RAND-Qatar Policy Institute Opens to Focus on Middle East Issues

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FOR RELEASE
Monday
April 28, 2003


DOHA, QATAR — Qatar Foundation and RAND today signed an agreement to establish the RAND-Qatar Policy Institute, which will harness the research and analytic skills of hundreds of RAND experts in the United States and Europe to study some of the most important issues facing the Middle East.

The agreement was signed at a ceremony in Doha by Her Highness Sheikha Mozah Bint Nasser Al-Misnad, chairperson of the Qatar Foundation and Consort of the Emir of Qatar, His Highness Sheikh Hamad bin Khalifa Al-Thani and by RAND President James A. Thomson.

This agreement with RAND is the latest of several education and research initiatives launched by the Qatar Foundation. The RAND-Qatar Policy Institute will be a part of the Education City being created in Doha as a regional center of excellence in learning, research and technology development. It will forge ties with medicine, science, engineering and other educational programs opening in Doha, and train the region's policy analysts in research methods that can help leaders make informed policy decisions.

The RAND-Qatar Policy Institute will be directed by Dr. C. Richard Neu, a RAND economist with broad experience in government service, international affairs and security issues, who will move to Doha to become the institute's first director. Neu has extensive experience in the Middle East and has visited the region many times.

The RAND-Qatar Policy Institute will work closely with RAND's Center for Middle East Public Policy, which is directed by Dr. Jerrold Green and is based in Santa Monica, California.

RAND officials expect the RAND-Qatar Policy Institute to grow significantly in the future, adding staff from other RAND locations, hiring analysts from the Middle East and using consultants from the branch campuses of top quality universities in the Qatar Foundation's Education City and other universities of the region. Like RAND, the new institute will be a non-profit organization.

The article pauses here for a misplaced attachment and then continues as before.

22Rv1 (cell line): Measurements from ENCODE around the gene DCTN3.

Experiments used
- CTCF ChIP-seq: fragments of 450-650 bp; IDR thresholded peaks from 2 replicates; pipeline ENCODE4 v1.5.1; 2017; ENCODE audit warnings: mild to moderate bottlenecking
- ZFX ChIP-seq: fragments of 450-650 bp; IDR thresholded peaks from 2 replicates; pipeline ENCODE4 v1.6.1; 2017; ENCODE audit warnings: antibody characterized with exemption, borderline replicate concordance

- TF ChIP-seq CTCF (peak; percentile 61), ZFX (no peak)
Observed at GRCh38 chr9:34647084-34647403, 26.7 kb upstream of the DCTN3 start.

"The integration of RAND-Qatar into Education City is an exciting step in a joint effort in initiating objective research and analysis and transforming these studies into practical action plans that address the essential prerequisites for our future progression," commented Sheikha Moza Bint Nasser Al-Misnad. "The dynamic relationship between research and policy making will assist Qatar and the region in constructing our own course toward development that utilizes the full capacity of our citizens and preserves our cultural identity."

"RAND has been helping leaders in government, non-profit organizations and the private sector improve policy and decisionmaking through objective research and analysis for 55 years," Thomson said. "The RAND-Qatar Policy Institute will give us the opportunity to focus on issues facing nations in the Middle East and help this important region rich in history build a better future. Qatar is an excellent location for the new institute, given the nation's strong commitment to academic and professional excellence."

Initial discussions between RAND and Qatar Foundation on the establishment of a Regional Public Policy Institute started as early as August 28, 2000. Further, RAND's staff has been working with Qatari educators since September 2001 in reforming the nation's publicly supported K-12 educational system.

The new institute will strengthen Qatar's standing as the Middle East's center for analysis and research and help build regional policy analytic capabilities. Qatar has been in the forefront among Middle Eastern nations in applying careful and objective analysis to key policy problems.

RAND enjoys a worldwide reputation for research excellence, providing policy analysis to the United States and many other governments around the world, as well as to businesses and organizations in the private sector. Creation of the RAND-Qatar Policy Institute extends the worldwide reach of RAND's applied research and analysis efforts.

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